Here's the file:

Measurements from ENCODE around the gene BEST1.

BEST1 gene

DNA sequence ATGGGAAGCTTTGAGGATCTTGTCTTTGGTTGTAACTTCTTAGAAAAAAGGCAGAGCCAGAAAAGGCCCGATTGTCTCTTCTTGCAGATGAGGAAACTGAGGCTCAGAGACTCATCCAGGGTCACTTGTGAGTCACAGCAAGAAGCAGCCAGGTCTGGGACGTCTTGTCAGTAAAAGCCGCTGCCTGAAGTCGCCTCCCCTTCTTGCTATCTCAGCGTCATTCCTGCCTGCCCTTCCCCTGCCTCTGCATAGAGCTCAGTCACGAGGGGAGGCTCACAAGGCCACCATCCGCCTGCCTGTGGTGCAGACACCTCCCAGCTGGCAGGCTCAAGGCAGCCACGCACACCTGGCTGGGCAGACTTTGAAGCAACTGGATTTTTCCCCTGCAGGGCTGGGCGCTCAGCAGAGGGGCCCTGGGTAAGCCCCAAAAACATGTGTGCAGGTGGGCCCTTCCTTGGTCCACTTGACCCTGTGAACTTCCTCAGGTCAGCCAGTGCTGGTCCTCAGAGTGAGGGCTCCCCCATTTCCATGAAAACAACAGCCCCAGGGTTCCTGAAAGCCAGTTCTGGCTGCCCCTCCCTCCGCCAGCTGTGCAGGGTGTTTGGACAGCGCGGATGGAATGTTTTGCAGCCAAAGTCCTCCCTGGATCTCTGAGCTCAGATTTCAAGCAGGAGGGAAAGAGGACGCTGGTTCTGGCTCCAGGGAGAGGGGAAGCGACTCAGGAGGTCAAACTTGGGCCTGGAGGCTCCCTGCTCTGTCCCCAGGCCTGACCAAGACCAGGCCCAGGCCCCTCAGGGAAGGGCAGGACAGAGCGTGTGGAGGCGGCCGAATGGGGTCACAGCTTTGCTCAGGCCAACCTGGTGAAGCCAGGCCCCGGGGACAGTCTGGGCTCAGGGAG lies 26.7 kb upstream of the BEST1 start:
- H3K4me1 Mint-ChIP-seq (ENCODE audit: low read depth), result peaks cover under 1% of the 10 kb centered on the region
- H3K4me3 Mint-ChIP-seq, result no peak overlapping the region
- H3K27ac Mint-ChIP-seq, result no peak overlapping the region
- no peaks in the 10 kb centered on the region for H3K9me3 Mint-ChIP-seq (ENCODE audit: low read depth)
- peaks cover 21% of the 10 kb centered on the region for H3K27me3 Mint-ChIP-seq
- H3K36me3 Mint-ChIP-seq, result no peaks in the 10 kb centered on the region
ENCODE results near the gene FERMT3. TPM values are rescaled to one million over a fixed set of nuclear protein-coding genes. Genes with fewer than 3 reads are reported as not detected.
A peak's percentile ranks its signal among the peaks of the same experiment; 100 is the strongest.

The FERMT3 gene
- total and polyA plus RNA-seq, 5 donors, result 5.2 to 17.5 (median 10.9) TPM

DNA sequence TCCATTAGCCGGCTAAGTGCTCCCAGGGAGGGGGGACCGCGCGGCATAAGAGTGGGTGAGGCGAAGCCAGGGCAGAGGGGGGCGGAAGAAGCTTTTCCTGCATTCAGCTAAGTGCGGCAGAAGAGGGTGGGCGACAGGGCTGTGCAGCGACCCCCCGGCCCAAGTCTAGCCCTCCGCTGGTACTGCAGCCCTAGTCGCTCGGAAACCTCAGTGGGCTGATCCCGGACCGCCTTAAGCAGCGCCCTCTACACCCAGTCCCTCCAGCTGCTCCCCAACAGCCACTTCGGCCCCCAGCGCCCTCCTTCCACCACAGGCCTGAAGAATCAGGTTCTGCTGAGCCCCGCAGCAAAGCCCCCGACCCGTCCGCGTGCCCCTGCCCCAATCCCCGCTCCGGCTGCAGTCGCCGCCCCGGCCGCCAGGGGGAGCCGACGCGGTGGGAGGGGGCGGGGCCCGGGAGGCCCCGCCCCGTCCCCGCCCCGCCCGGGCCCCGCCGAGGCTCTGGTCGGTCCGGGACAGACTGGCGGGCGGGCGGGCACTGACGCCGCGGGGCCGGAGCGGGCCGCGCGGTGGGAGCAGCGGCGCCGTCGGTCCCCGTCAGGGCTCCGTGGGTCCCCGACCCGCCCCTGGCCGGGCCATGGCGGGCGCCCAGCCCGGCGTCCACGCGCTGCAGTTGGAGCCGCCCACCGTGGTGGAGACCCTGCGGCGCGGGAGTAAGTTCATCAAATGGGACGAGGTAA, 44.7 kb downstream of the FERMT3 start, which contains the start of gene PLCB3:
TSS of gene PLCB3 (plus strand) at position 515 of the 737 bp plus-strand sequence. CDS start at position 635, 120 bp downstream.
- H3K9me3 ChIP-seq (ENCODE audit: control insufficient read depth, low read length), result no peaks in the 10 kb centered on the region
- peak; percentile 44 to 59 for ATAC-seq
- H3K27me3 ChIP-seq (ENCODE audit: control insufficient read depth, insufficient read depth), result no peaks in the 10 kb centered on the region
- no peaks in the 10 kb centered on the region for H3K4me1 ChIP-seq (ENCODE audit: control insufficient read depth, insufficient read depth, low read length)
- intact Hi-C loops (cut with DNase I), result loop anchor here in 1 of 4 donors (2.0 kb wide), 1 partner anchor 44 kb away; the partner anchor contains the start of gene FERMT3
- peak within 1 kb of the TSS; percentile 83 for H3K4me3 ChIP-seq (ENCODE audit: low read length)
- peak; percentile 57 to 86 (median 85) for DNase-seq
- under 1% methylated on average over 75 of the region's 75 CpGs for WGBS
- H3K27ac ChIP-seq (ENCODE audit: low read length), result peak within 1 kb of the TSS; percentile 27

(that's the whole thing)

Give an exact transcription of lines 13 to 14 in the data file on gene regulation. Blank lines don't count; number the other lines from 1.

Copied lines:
- total and polyA plus RNA-seq, 5 donors, result 5.2 to 17.5 (median 10.9) TPM

DNA sequence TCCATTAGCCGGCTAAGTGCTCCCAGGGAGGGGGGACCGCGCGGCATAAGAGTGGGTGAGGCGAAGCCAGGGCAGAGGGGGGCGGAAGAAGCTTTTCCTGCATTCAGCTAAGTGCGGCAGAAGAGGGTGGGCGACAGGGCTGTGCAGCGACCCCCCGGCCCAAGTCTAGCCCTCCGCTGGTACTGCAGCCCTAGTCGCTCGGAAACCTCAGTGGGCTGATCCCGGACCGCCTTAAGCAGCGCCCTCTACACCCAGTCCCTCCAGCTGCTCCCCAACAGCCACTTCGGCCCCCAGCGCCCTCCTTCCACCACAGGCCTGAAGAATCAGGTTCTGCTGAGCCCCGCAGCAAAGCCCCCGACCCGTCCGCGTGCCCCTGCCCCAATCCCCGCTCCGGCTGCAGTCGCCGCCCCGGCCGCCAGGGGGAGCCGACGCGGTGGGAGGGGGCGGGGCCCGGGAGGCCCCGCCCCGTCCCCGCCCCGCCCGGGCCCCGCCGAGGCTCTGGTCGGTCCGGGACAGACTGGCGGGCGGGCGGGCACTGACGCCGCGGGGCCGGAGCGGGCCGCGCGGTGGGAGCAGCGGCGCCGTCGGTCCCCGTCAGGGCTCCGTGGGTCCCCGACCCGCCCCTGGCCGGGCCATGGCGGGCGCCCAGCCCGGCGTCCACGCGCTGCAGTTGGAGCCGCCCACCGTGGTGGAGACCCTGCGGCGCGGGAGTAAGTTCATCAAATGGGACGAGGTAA, 44.7 kb downstream of the FERMT3 start, which contains the start of gene PLCB3: